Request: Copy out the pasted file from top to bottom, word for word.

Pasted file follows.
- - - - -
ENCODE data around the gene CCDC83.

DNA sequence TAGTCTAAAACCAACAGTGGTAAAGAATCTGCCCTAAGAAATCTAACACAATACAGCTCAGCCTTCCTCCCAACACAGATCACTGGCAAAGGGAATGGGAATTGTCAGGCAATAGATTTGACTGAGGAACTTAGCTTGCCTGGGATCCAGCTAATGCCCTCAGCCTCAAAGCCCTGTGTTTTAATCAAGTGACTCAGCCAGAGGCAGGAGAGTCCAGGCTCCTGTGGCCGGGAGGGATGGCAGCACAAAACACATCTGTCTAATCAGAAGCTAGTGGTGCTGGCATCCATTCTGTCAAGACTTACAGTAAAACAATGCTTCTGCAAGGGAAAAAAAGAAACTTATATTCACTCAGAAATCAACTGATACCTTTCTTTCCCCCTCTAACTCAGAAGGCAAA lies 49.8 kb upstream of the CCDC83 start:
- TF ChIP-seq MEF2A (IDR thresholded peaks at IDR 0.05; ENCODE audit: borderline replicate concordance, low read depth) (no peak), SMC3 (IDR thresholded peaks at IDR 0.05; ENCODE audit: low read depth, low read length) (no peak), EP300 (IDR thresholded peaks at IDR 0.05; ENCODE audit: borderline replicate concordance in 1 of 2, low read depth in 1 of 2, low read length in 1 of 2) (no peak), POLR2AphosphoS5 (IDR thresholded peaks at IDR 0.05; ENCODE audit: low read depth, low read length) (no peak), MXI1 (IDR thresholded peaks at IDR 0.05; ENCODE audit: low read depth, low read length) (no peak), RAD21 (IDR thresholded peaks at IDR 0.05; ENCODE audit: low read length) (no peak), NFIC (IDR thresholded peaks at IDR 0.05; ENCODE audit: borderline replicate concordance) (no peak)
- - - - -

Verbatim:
ENCODE data around the gene CCDC83.

DNA sequence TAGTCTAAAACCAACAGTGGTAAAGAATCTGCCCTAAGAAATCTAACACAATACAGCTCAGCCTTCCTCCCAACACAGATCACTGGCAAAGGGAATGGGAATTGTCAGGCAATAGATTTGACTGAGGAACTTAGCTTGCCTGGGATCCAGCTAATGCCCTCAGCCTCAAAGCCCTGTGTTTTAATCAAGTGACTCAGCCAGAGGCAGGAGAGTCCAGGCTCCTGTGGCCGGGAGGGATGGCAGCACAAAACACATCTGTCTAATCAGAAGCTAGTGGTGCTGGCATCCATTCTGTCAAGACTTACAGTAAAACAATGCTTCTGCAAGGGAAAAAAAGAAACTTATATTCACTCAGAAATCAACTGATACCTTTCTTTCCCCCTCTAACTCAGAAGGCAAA lies 49.8 kb upstream of the CCDC83 start:
- TF ChIP-seq MEF2A (IDR thresholded peaks at IDR 0.05; ENCODE audit: borderline replicate concordance, low read depth) (no peak), SMC3 (IDR thresholded peaks at IDR 0.05; ENCODE audit: low read depth, low read length) (no peak), EP300 (IDR thresholded peaks at IDR 0.05; ENCODE audit: borderline replicate concordance in 1 of 2, low read depth in 1 of 2, low read length in 1 of 2) (no peak), POLR2AphosphoS5 (IDR thresholded peaks at IDR 0.05; ENCODE audit: low read depth, low read length) (no peak), MXI1 (IDR thresholded peaks at IDR 0.05; ENCODE audit: low read depth, low read length) (no peak), RAD21 (IDR thresholded peaks at IDR 0.05; ENCODE audit: low read length) (no peak), NFIC (IDR thresholded peaks at IDR 0.05; ENCODE audit: borderline replicate concordance) (no peak)